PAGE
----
1. Start with a story | Sometimes the hardest part about speaking is not the actual getting in front of an audience part, but the writing of the speech. Keep the story SHORT & RELEVANT. And it’s great way to tie in the rest of your speaking points!
1a) Make a Map | This is a tie in to the first part. Map out your speech. (Seriously, think of how it would look if you plugged it into Google Maps.) Where are you going to start (introduction) and where are you going to end (conclusion)? What do you need to say that will get you from the start to the finish? Just like Google Maps, find the shortest or most entertaining way to get there! I like to keep my talking points at around three and definitely no more than five.
2) Visualize | Visualize how you will be standing on the stage. Where will you walk as you move across the stage? Picture absolutely everything that you can picture, from what you’re wearing, to the audience, to the lights, to the microphone, to the little audience noises (squeaky chairs).
We used to do this for crew regattas. We’d visualize the race so we would know exactly what coxswain calls were coming and when. After a visualization (or two), we would be both PUMPED for the race and PREPARED to race.
3) Body Language | I’m totally stealing this from my professor’s curriculum. Before you were allowed to give your speech, he would make us say, “Open face, eyes, voice, hands, feet.” Those were the five things we had to focus on when it came to our body language during the speech. This is not something that probably comes naturally so it will require practicing.
Open Face: Keep your eyebrows up and eyes wide open. This makes people in the audience feel like you’re really into what you’re talking about. Plus, it’s really difficult to drone on if you have an enthusiastic face! (This is arguably the toughest part!!!)
a. Eyes: This sort of goes with the open face, but make sure you make eye contact with people in the audience. Confession: this is what makes me the most nervous… looking people in the eyes. So I either “plant” friends and family in various parts of the room/auditorium (front, back, center, left, and right!) or I look at the tops of people’s heads. It’s obvious when you’re staring at the wall in the back, especially if you’re elevated on a stage. But the crowns of people’s heads creates an illusion!
b. Voice: Watch the intonation of your voice and avoid verbal crutches. A couple of my verbal crutches are “like” and “really” and “um.”
c. Hands: Hands should be in front of you or actively engaged in small hand gestures. Keep them in front of you, not in your pockets! Folded arms aren’t good either. If you’re worried about your hands, holding small note cards with speech cues is a good way to keep them in one place, but avoid big pieces of paper that you might play with during the speech.
d. Feet: Utilize the stage. Even if you’re given a podium, walk around it and come to the front. Make sure you’re engaging the left side of the room and the right and the center. Move forward and back (constantly keeping your face to the front). This is also good because moving around means you won’t lock your knees (aka faint) and you can get out some nervous tension!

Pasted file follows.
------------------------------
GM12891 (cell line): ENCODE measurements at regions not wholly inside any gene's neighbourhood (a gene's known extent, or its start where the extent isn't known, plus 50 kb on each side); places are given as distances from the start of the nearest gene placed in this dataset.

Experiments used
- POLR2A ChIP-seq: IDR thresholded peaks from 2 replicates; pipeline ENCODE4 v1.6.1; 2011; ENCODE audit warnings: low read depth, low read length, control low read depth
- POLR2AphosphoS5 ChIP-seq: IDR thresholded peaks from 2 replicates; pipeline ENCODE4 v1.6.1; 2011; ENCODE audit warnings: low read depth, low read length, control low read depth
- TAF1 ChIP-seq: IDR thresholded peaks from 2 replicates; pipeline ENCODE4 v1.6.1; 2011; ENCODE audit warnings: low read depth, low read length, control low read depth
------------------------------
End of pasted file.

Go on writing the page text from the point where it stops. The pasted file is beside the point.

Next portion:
4) Practice | Practice a ton. Don’t just practice the words. (I’m personally not a fan of over rehearsed lines.) Clear out a space and practice your speech, your body language, and don’t forget to visualize! Bring in a friend or parent to critique you! When I was a teaching assistant for the class, the students who asked me to personally watch them practice a day or two before the speech did SO much better. It helps kick a lot of the nerves out... and it also will alert you to any issues you’re having. Another “bonus” solution would be to film your practices. I used to record my speeches on my iPhone and play them back. I found a lot of verbal crutches to kick out and narrowed in on the spots where I spoke too fast or where I didn’t make as much sense.
5) Breathe | In tandem with practicing, “schedule” pauses in your speech. Not only will this allow you a way to slow down your speaking habits, but it will also give you a chance to remember to breathe!!! We used to do this in chorus; we’d practice our breaths in the song. Forgetting to breathe is super easy to do (even though it sounds dumb). It can cause you to feel lightheaded or even pass out. Never a good thing! Taking slow, deep breaths will keep you feeling grounded and calm throughout the speech. I also like to focus on my breathing because it gives me something to think about. Otherwise I might think about whether I’m “messing up” or the hundreds of pairs of eyes facing me!
6) Take a moment | So…. if something does go wrong in your speech (which may happen), calmly excuse yourself and take a moment. I had a panic attack during a speech once (quite embarrassing), but I asked to take a break and immediately left the room. Luckily I had the luxury of being in a classroom with a professor who took over in the interim.
Once my breathing returned to normal, I did some visualization exercises, walked back into the classroom, and resumed my speech without a hitch. It’s okay to need to take a break or a moment to collect yourself! A lot of people really do struggle with public speaking, which means a lot of your audience can relate to how you feel. No need to beat yourself up over it!
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